|Publication number||US8028721 B2|
|Application number||US 12/321,969|
|Publication date||Oct 4, 2011|
|Filing date||Jan 28, 2009|
|Priority date||Apr 14, 2008|
|Also published as||US20100186844|
|Publication number||12321969, 321969, US 8028721 B2, US 8028721B2, US-B2-8028721, US8028721 B2, US8028721B2|
|Inventors||James Donald Koskey, Jr.|
|Original Assignee||K & H Manufacturing, Llc|
|Export Citation||BiBTeX, EndNote, RefMan|
|Patent Citations (14), Referenced by (10), Classifications (9), Legal Events (6)|
|External Links: USPTO, USPTO Assignment, Espacenet|
The present invention claims priority on provisional patent application, Ser. No. 61/124,048, filed on Apr. 14, 2008, entitled “Heated Garden Hose” and is hereby incorporated by reference.
In the winter garden hoses become clogged with ice and may break or break the faucet if left connected to a faucet. However, many people need to use a garden hose during the winter to fill up hot tubs, ornamental ponds, stock tanks and a variety of other uses. There have been attempts to provide a heated garden hose. For instance, there have been garden hoses with heating wires running inside the housing of the hose. This requires setting up a different production system and specialized machinery for garden hoses. Alternatively, there have been heated hoses with the heating element running on the outside of the rubberized hose with an insulating sleeve covering the hose and heating element the entire length of the hose. This also requires specialized machinery to produce. Because the prior designs require specialized machinery to produce they are difficult to manufacture and this cause the price of these heated hose to be well over one hundred dollars and therefore out of the reach of the average consumer.
Thus, there exists a need for garden hose that can be used in the winter without clogging up with ice or breaking and is inexpensive and relatively simple to manufacture.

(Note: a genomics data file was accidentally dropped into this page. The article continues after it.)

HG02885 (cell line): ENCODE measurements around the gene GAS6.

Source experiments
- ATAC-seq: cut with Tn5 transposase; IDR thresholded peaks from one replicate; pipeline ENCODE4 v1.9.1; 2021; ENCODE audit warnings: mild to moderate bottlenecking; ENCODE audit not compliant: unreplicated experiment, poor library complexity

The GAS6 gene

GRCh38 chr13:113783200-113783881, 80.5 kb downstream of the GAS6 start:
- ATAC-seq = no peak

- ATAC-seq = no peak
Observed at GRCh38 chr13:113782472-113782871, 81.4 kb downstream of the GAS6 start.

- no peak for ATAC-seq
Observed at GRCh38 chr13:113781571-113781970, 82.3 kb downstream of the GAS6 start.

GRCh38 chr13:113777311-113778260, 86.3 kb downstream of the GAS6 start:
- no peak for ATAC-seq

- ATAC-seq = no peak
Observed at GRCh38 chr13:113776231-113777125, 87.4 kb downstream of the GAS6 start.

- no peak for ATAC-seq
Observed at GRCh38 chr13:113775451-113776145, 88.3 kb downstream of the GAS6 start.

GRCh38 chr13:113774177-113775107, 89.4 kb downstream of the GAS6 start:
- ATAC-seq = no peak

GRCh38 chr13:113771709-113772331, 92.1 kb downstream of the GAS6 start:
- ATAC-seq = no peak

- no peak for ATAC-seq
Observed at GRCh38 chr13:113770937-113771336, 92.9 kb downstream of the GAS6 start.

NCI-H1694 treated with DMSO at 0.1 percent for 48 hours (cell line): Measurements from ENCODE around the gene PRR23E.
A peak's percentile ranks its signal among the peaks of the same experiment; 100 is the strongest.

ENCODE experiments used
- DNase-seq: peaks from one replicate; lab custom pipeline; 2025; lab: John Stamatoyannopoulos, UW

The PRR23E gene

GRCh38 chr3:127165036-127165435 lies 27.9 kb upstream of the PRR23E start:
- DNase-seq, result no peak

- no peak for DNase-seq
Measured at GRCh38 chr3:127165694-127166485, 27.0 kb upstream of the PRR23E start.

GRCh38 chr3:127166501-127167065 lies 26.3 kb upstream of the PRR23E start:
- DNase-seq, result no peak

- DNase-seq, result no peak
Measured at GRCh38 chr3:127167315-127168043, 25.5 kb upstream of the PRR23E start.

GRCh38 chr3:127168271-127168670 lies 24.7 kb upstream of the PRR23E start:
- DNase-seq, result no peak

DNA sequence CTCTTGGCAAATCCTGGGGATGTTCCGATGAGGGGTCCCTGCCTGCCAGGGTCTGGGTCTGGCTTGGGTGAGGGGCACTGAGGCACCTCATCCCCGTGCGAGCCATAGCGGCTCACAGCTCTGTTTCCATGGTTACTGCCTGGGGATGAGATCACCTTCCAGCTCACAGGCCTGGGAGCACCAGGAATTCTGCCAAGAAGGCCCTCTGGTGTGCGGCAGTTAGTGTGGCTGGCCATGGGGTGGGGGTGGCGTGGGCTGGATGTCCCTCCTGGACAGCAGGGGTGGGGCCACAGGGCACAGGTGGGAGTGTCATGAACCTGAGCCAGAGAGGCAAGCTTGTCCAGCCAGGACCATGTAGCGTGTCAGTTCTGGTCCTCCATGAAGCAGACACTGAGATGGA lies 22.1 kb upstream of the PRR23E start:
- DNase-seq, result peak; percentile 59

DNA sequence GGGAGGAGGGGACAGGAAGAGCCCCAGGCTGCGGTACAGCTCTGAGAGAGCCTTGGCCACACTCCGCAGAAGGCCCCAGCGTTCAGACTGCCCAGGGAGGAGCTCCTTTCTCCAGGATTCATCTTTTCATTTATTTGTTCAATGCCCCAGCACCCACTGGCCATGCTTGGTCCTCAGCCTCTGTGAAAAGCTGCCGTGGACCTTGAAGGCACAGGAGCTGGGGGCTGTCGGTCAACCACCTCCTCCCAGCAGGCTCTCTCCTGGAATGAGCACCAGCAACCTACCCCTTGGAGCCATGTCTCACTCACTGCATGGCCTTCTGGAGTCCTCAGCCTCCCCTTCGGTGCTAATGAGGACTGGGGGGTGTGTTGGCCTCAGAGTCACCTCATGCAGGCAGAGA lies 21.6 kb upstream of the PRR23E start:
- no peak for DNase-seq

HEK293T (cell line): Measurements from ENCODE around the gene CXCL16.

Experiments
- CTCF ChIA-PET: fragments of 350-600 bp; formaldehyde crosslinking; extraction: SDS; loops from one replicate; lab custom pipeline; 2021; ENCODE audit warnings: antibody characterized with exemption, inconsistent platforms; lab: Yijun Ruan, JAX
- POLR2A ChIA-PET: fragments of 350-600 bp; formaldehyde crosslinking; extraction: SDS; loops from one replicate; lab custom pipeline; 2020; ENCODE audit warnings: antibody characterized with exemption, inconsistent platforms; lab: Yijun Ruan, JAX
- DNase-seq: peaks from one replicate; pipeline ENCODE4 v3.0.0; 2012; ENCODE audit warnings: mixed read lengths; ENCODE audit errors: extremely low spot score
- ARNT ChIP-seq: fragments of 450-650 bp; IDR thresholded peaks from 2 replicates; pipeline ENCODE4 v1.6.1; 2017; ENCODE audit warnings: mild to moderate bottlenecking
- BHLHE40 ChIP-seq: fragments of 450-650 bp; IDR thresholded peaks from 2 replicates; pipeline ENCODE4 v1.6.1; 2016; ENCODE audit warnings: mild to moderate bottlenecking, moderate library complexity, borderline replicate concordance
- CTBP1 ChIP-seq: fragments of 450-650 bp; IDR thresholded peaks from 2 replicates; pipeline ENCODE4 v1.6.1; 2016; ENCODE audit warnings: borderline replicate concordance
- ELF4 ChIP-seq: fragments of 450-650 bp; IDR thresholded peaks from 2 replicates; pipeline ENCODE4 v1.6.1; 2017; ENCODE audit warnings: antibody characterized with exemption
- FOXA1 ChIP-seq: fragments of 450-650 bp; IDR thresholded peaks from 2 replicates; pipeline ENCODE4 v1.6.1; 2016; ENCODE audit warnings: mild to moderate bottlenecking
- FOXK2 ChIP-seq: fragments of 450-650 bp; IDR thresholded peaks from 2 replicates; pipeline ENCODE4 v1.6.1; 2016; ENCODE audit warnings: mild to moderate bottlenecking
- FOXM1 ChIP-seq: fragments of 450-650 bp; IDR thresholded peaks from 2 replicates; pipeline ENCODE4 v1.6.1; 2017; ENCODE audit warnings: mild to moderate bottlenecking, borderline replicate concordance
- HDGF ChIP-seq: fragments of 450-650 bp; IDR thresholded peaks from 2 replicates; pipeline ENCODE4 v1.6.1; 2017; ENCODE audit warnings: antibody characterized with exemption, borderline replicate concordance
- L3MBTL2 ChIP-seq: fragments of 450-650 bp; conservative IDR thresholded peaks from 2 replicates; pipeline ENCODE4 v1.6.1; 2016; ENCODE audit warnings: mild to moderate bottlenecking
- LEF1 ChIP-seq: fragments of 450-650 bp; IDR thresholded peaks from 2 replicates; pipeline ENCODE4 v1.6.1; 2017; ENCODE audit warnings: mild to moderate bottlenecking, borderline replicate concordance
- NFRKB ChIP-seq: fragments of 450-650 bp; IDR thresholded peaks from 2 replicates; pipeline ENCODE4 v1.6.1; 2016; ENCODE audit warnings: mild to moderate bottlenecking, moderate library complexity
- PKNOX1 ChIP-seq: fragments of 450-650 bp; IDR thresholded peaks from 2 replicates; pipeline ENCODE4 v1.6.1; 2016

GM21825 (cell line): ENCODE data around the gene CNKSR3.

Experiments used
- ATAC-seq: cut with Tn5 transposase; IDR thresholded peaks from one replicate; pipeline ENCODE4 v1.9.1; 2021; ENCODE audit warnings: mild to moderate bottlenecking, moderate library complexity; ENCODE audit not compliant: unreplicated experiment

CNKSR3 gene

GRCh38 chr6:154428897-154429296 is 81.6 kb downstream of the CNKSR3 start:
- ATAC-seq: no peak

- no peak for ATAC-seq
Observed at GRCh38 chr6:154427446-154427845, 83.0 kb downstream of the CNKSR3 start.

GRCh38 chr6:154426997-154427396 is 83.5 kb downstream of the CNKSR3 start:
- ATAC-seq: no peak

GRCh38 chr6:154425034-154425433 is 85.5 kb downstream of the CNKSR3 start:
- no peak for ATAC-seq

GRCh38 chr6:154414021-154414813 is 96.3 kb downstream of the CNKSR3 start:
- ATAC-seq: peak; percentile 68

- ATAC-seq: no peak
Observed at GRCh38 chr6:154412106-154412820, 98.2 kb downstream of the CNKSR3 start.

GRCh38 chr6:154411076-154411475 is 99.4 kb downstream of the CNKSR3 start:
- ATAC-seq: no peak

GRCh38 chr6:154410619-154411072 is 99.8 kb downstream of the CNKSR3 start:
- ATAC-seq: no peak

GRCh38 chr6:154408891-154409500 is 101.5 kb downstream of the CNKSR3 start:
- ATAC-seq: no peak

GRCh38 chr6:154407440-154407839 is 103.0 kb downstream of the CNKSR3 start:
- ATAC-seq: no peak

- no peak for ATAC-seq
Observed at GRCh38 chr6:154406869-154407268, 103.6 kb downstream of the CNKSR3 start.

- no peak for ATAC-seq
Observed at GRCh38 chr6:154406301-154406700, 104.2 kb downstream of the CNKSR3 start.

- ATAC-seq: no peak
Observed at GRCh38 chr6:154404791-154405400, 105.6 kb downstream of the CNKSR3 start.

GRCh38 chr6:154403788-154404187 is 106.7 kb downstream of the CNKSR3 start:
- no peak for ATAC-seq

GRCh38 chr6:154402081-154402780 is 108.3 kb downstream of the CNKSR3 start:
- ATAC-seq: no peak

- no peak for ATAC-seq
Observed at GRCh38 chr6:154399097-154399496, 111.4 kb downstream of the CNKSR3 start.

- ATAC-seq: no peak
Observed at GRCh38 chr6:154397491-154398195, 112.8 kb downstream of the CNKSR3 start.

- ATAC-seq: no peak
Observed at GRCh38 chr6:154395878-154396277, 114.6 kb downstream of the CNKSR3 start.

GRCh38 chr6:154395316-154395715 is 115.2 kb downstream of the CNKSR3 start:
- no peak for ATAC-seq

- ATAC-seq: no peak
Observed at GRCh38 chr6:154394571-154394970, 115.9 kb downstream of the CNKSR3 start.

A heated garden hose that overcomes these and other problems has a flexible hose with an inlet and an outlet. The garden hose has an inlet coupler and an outlet coupler. A heating cable coupler is connected between the inlet and the outlet of the flexible hose. A heating cable has a first end with an electrical plug and extends through the heating cable coupler into the interior of the flexible hose. The heating cable is free floating inside the flexible hose. A thermostat, attached to the exterior portion of the heating cable, controls the heating cable and is designed to turn the heating cable off just above the freezing temperature of water. A clip is inserted into the flexible hose near the outlet to hold the heating cable inside of the flexible hose. The heating cable coupler may be a Y coupler with a branch through which the heating cable extends. The branch of the Y coupler with the heating cable is filled with epoxy and has a cap on the end of the branch. The heating cable may have an enlarged portion which is designed to engage the branch of the Y coupler.
The present invention is related to a heated garden hose that has a flexible hose with an inlet and an outlet. The garden hose has an inlet coupler and an outlet coupler. A heating cable coupler is connected between the inlet and the outlet of the flexible hose. A heating cable has a first end with an electrical plug and extends through the heating cable coupler into the interior of the flexible hose. The heating cable is free floating inside the flexible hose. A thermostat, attached to the exterior portion of the heating cable, controls the heating cable and is designed to turn the heating cable off just above the freezing temperature of water. A clip is inserted into the flexible hose near the outlet to hold the heating cable inside of the flexible hose. The heating cable coupler may be a Y coupler with a branch through which the heating cable extends. The branch of the Y coupler with the heating cable is filled with epoxy and has a cap on the end of the branch. The heating cable may have an enlarged portion which is designed to engage the branch of the Y coupler.